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Federal employees should be “ready for anything” because another government shutdown could occur after Feb. 8.
The divisions that led to the most recent shutdown haven’t been resolved, just set aside for now, according to Steve Lenkart, executive director of the National Federation of Federal Employees, an AFL-CIO affiliate. This means that another shutdown could be right around the corner, he said.
“We’re telling our members to be ready for anything,” Lenkart told Bloomberg Law Jan. 23.
The most recent shutdown lasted just three days, and only one of them was a weekday. The back-pay provisions in the continuing resolution that reopened the government mean that all employees, even those told not to report to work during the shutdown, will be paid for the period, he said.
The CR may also provide back pay for future shutdowns that take place before the current fiscal year ends on Sept. 30, Jessica Klement, legislative director for the National Active and Retired Federal Employees Association, said.
“It’s my reading of the CR text that it provides back pay for any shutdown that could occur in FY18,” she told Bloomberg Law Jan. 23.
Others have interpreted the CR as applying only to the just-resolved shutdown.
The Congressional Research Service has looked at the issue several times and concluded that back pay can only be provided retroactively, a spokesman for Rep. Don Beyer (D-Va.) told Bloomberg Law. This means the CR only covers the shutdown that began Jan. 20 and ended Jan. 22, the spokesman said. New legislation will be needed if there’s another shutdown because Congress can’t act on back-pay legislation ahead of time, he said.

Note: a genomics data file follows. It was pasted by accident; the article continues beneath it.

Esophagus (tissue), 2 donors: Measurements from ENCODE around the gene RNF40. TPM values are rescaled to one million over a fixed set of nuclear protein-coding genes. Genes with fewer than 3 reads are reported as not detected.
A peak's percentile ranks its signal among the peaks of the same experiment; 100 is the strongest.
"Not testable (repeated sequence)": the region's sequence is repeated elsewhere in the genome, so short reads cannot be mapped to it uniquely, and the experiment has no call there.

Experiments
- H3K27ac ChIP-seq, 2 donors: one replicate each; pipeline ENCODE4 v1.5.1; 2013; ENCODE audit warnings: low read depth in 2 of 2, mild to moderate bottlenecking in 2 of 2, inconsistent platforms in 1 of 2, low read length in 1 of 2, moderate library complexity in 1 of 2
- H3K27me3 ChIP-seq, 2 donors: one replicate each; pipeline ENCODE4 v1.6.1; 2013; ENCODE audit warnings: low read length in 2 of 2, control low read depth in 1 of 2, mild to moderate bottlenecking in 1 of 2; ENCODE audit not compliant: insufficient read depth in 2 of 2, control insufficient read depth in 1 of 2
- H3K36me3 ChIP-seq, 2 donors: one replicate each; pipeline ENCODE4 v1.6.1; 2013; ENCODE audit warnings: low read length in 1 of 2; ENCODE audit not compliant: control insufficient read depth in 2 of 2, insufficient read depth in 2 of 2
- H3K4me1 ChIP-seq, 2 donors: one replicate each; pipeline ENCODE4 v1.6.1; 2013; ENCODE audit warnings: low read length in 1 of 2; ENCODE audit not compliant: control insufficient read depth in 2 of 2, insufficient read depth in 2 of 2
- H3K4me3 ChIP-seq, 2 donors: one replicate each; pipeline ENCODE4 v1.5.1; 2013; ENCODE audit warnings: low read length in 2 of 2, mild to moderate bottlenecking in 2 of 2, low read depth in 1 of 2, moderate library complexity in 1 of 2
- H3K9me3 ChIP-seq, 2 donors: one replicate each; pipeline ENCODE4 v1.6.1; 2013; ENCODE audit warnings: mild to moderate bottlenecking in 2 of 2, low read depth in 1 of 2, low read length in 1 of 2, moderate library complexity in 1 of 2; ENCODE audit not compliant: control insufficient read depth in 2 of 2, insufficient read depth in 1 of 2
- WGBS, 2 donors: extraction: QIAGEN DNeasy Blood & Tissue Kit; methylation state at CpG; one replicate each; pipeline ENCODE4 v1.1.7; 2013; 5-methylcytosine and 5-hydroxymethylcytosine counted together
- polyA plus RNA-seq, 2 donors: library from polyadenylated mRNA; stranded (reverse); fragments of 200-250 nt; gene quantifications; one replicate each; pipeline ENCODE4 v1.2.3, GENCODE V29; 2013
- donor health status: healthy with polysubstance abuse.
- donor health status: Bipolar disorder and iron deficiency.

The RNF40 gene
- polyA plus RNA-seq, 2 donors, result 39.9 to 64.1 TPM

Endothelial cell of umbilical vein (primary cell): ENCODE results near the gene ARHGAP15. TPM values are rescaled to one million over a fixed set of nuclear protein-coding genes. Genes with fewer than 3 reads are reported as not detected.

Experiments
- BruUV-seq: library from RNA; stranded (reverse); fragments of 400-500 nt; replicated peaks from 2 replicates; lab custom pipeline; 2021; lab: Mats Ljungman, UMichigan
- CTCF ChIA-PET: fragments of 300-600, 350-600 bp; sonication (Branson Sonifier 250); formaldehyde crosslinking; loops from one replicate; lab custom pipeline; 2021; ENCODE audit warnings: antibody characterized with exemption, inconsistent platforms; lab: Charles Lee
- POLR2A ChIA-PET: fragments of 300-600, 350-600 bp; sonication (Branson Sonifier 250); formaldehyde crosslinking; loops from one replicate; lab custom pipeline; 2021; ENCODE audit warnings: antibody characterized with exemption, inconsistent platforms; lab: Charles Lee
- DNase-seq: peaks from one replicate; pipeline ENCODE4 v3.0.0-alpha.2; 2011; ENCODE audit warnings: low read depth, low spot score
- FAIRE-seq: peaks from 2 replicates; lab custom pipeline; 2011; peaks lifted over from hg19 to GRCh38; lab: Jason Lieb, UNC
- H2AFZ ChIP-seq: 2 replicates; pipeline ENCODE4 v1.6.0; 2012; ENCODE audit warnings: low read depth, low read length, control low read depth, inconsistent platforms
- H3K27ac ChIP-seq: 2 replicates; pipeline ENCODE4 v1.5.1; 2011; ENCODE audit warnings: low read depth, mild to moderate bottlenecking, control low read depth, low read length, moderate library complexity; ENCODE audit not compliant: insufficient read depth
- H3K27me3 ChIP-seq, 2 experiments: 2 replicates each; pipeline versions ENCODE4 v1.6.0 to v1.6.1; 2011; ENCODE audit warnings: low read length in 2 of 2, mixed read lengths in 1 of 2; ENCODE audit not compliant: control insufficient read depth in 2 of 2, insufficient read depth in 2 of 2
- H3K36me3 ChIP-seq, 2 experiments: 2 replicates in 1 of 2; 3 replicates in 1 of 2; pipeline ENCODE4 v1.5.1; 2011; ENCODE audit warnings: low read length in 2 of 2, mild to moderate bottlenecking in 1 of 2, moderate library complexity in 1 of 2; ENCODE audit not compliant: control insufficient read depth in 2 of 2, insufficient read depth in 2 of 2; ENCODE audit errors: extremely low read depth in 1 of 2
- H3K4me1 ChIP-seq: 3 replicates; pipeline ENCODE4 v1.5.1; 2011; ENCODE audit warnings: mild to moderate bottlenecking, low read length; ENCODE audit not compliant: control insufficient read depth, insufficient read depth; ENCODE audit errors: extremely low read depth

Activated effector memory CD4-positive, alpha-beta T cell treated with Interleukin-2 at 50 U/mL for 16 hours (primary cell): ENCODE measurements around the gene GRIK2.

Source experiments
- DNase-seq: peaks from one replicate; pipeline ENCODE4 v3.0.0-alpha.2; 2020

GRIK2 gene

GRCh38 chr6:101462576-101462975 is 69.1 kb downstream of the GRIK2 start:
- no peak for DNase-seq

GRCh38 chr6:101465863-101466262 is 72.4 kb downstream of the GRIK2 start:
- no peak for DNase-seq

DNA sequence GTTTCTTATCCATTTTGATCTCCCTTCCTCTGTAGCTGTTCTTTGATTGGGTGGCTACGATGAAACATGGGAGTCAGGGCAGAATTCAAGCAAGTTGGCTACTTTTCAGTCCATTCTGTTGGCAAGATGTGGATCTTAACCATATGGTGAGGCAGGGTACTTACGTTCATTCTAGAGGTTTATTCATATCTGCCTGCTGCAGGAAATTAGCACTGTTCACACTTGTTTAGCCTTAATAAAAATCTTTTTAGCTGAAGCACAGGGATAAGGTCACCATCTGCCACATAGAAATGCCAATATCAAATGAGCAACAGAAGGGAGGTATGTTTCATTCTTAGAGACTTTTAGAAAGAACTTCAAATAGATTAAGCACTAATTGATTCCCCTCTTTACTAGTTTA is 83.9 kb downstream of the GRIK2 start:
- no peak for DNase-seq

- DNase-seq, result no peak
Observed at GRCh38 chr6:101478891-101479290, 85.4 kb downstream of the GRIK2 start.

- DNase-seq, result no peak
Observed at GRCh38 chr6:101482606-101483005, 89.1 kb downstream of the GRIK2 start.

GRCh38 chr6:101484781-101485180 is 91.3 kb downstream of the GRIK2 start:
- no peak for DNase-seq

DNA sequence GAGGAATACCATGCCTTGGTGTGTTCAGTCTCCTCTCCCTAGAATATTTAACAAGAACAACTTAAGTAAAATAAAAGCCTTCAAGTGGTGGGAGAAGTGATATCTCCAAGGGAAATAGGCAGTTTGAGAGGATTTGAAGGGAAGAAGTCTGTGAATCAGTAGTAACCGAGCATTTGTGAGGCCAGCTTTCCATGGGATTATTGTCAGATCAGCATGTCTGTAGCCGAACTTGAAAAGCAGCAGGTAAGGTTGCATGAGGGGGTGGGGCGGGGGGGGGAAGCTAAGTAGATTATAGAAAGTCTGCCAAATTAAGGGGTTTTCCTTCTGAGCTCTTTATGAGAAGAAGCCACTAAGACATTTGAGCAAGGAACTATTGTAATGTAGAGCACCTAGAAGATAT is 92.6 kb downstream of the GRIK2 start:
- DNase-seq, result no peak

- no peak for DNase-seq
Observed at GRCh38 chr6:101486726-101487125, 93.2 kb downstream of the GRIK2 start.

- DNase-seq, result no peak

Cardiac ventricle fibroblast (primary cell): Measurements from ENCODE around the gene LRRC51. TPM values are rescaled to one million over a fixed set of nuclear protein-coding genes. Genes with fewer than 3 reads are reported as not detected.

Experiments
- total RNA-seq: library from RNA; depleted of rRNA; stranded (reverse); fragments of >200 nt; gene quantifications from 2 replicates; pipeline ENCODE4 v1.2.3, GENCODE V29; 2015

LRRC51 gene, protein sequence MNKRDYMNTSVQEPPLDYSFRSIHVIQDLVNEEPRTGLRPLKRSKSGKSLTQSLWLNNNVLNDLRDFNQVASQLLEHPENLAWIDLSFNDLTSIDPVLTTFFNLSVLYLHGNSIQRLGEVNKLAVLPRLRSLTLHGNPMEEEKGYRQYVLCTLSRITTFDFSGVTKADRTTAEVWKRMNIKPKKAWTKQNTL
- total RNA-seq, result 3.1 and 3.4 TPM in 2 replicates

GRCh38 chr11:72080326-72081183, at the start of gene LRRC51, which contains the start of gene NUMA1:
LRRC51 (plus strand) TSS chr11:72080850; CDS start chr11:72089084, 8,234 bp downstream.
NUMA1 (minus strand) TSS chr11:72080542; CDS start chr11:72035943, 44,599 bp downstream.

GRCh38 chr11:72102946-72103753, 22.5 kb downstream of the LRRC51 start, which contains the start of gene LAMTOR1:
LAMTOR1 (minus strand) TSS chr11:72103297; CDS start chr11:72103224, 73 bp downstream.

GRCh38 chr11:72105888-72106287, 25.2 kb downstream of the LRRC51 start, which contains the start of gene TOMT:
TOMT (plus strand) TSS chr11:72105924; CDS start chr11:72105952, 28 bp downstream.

Beyer is the lead sponsor of a stand-alone bill introduced before the most recent shutdown began that would have provided back pay for federal workers. Congress agreed on similar legislation after the fact to provide back pay to federal workers affected by shutdowns in 2013 and the mid-1990s.
The question is “moot” because Congress has always acted to provide back pay to federal employees after shutdowns, Don Kettl, a public policy professor at the University of Maryland, told Bloomberg Law.
“One uncertainty that’s not on the table is whether federal employees will get back pay,” Kettl said.
Congress needs to provide federal funding for the remainder of the fiscal year and not just pass a new short-term funding bill, J. David Cox Sr., president of the American Federation of Government Employees, said in a Jan. 22 statement.
The length of the next funding bill is one of the issues that’s yet to be resolved, assuming Congress is able to agree on a bill, Kettl said.
The possibilities are another short-term funding bill, a longer-term bill that still doesn’t cover the rest of FY 2018, and legislation to provide funding for the remainder of the fiscal year, he said.
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